from The American Heritage® Dictionary of the English Language, 4th Edition
- n. A little man with an unduly high opinion of himself.
- n. Boastful talk; braggadocio.
from Wiktionary, Creative Commons Attribution/Share-Alike License
- n. A menial, yet self-important man, empty boaster.
- n. The game leapfrog.
- n. A boastful speech.
from The Century Dictionary and Cyclopedia
- n. A person of consequence; a self-important person.
For "cockalorum," be it noted, we frequently substituted the name of some particularly obnoxious master.
No trespassers allowed -- eh, what? young cockalorum.
"Now, Lucas, dear boy," said Heriot genially, "tell this old cockalorum who you saw off on a steamer for South America."
"I suppose he thinks he's the grand high cockalorum!" she told herself, chuckling.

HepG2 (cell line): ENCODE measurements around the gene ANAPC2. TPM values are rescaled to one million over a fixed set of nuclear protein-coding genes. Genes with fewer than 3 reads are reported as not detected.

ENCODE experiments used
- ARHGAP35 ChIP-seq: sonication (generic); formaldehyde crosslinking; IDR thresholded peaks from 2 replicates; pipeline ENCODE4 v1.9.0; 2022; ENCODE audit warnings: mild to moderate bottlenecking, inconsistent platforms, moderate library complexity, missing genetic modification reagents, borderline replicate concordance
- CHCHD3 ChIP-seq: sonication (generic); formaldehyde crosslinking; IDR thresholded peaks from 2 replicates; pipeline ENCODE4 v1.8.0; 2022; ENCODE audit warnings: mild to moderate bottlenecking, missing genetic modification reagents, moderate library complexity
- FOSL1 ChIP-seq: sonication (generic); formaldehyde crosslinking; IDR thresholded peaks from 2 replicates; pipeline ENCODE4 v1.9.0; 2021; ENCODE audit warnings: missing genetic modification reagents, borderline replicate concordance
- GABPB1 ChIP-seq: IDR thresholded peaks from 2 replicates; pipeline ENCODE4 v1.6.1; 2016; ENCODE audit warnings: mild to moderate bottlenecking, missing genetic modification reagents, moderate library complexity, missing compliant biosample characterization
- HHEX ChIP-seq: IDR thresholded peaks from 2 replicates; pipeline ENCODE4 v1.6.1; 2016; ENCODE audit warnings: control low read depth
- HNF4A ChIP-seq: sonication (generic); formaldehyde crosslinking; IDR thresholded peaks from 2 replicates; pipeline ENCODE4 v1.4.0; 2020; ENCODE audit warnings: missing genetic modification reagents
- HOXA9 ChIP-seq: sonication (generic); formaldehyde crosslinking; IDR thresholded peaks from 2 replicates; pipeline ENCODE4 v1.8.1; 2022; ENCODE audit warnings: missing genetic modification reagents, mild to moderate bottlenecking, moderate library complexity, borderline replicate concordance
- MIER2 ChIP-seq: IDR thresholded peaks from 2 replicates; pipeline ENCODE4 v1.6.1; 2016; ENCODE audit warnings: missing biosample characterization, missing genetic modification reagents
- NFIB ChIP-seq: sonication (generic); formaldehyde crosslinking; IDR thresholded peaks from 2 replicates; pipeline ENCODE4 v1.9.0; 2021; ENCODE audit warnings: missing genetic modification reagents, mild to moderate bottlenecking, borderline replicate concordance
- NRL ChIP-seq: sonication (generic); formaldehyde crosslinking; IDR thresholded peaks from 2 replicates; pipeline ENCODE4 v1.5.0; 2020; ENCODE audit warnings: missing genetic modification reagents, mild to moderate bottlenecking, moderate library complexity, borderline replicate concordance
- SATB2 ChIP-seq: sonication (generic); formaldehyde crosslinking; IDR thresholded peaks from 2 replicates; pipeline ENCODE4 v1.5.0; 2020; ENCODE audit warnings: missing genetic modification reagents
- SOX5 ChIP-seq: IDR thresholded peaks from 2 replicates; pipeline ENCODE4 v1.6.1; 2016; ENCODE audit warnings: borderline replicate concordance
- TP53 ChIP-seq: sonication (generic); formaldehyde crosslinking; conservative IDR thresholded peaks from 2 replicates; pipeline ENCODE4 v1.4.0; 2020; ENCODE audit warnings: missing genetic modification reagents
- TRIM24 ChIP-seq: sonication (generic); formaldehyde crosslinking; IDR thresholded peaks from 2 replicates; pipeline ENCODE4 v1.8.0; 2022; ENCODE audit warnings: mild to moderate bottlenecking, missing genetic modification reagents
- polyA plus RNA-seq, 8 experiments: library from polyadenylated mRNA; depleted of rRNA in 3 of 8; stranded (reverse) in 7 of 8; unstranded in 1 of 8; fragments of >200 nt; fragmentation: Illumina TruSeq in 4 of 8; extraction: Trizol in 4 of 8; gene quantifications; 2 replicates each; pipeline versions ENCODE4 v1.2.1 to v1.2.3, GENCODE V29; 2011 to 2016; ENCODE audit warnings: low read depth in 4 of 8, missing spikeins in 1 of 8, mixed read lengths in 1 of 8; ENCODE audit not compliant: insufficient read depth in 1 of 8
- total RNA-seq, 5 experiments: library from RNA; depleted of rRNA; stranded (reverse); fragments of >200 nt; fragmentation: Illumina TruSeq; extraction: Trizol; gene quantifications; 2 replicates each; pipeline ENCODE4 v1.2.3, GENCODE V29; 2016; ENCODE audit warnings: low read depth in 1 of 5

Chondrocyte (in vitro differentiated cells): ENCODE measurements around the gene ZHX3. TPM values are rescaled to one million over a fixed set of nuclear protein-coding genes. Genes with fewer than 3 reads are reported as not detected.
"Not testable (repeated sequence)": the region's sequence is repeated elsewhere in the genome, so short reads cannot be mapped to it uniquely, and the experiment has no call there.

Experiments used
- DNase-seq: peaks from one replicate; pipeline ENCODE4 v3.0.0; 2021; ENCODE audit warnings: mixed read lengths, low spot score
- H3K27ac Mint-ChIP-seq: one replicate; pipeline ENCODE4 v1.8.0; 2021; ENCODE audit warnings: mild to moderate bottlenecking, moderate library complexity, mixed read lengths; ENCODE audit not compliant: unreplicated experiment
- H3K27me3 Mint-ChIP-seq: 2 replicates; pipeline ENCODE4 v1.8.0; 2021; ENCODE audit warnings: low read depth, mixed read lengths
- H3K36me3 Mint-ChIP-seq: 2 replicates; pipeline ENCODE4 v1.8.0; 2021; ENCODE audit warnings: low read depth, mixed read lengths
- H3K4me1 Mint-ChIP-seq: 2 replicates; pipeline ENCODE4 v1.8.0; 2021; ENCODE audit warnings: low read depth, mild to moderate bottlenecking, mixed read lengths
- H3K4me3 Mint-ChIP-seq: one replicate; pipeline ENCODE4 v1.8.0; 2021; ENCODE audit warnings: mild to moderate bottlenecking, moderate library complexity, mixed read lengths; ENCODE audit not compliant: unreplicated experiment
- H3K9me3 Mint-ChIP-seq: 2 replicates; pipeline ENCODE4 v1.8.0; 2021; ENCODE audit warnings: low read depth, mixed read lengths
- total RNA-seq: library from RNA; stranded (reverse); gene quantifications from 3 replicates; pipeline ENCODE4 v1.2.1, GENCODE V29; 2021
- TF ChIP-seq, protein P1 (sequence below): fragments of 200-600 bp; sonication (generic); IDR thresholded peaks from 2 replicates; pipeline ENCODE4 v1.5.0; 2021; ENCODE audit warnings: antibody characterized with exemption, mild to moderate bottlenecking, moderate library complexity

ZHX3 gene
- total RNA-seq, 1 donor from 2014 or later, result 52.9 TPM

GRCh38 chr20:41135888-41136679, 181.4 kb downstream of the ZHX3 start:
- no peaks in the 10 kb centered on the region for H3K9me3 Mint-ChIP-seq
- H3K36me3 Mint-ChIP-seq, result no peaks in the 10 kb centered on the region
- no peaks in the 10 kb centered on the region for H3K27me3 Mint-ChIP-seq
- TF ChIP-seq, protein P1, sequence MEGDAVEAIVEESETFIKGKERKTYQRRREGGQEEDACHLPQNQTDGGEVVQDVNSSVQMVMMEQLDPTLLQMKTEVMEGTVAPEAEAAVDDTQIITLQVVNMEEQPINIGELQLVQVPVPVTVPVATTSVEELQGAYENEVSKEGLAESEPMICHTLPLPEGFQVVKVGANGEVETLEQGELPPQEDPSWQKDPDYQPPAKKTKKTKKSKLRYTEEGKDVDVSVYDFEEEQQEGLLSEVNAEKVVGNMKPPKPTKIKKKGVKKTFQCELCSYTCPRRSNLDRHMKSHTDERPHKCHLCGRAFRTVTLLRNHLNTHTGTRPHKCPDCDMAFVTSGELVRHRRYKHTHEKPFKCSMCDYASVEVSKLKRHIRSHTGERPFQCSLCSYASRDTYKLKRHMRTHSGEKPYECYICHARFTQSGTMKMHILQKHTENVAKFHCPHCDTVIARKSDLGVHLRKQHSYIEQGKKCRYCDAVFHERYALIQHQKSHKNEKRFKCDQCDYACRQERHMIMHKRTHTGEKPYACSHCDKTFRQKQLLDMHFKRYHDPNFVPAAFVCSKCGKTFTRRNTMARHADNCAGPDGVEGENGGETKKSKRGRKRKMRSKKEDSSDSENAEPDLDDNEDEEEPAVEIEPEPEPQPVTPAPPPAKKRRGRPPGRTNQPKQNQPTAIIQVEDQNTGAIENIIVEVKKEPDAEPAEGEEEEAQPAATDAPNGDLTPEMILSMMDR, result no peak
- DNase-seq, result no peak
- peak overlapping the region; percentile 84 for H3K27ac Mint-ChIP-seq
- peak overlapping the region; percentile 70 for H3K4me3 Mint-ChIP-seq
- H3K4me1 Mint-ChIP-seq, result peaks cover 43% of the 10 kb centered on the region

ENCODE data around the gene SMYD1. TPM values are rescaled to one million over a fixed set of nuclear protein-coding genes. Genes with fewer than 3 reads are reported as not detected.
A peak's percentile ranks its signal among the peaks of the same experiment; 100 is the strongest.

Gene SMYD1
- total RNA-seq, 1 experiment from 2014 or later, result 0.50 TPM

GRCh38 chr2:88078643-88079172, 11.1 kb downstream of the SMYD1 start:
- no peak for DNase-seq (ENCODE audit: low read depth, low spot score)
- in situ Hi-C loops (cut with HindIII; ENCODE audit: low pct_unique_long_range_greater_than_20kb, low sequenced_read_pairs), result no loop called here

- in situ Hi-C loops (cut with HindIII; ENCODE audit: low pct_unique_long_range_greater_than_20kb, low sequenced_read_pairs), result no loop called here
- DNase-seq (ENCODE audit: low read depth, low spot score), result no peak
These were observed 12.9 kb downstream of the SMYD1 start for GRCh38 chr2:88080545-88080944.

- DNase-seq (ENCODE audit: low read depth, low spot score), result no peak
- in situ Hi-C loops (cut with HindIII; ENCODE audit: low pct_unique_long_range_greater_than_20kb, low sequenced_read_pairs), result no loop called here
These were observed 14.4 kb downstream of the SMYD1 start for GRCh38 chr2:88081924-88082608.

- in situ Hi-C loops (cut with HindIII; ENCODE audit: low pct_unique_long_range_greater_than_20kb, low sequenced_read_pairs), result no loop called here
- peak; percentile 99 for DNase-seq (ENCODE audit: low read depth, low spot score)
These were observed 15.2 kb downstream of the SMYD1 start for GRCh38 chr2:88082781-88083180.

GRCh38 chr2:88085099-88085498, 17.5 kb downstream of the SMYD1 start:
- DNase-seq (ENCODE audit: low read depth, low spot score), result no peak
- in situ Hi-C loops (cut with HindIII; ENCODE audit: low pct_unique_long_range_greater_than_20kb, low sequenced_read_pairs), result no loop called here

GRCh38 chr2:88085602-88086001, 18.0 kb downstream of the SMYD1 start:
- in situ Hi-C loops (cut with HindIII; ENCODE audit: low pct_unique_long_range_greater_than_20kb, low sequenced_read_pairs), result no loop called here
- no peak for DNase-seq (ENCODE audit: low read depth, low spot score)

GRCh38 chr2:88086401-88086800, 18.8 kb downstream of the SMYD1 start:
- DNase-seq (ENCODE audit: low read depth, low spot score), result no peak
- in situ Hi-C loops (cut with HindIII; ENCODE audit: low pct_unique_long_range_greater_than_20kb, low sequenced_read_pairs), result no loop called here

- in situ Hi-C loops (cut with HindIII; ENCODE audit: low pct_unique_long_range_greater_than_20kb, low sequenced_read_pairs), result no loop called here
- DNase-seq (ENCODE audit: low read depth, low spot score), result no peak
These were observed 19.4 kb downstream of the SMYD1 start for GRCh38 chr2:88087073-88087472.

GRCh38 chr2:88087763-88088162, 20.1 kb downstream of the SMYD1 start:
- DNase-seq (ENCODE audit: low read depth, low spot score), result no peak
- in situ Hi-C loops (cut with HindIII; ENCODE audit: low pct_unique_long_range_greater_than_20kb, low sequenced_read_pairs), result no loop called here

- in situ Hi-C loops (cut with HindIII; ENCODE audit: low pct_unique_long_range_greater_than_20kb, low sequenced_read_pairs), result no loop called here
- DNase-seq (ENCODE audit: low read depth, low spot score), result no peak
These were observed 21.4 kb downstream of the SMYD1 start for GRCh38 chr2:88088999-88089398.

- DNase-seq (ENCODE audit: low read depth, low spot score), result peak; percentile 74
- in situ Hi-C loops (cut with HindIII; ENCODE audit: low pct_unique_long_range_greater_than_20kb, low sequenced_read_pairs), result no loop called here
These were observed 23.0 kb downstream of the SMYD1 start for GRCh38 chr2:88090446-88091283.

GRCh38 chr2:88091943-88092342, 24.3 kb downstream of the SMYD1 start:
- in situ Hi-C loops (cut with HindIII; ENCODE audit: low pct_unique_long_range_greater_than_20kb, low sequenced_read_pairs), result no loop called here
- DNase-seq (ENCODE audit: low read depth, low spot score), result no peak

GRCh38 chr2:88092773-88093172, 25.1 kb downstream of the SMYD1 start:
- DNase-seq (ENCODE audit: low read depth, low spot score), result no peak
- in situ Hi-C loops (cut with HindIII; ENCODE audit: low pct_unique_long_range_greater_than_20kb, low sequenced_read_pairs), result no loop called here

Like so many of his fellows -- cultured moderns, alien to the larger forms of patriotism, that rich liquor brewed of maps and figures, commercial profit, and high-cockalorum, which served so perfectly to swell smaller heads -- Felix had a love of his native land resembling love for a woman,
"Hollo, young cockalorum, is it there you are!" shouted Pete.
"You must call it 'hot cockalorum,' and what this?" he went on, pointing to the water.
"You'll be all right soon, my helpless old cockalorum," he cried cheerily.
And he put on such high-cockalorum airs that I, bein 'as soft as mush around the heart, jest wilted and agreed to give him everything he bargained for if he would promise not to hinder.
I really do try to behave, but I have my cockalorum set for 11 p.m., and when it goes off ...
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